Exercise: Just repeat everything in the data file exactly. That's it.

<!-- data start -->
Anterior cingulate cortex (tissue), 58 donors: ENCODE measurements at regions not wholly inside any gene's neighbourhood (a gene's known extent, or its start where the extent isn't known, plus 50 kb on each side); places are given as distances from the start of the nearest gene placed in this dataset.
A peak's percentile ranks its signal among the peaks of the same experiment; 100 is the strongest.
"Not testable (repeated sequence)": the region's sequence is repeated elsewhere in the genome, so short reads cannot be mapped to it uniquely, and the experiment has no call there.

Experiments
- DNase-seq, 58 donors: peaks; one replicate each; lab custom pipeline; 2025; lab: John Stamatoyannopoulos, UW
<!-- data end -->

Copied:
Anterior cingulate cortex (tissue), 58 donors: ENCODE measurements at regions not wholly inside any gene's neighbourhood (a gene's known extent, or its start where the extent isn't known, plus 50 kb on each side); places are given as distances from the start of the nearest gene placed in this dataset.
A peak's percentile ranks its signal among the peaks of the same experiment; 100 is the strongest.
"Not testable (repeated sequence)": the region's sequence is repeated elsewhere in the genome, so short reads cannot be mapped to it uniquely, and the experiment has no call there.

Experiments
- DNase-seq, 58 donors: peaks; one replicate each; lab custom pipeline; 2025; lab: John Stamatoyannopoulos, UW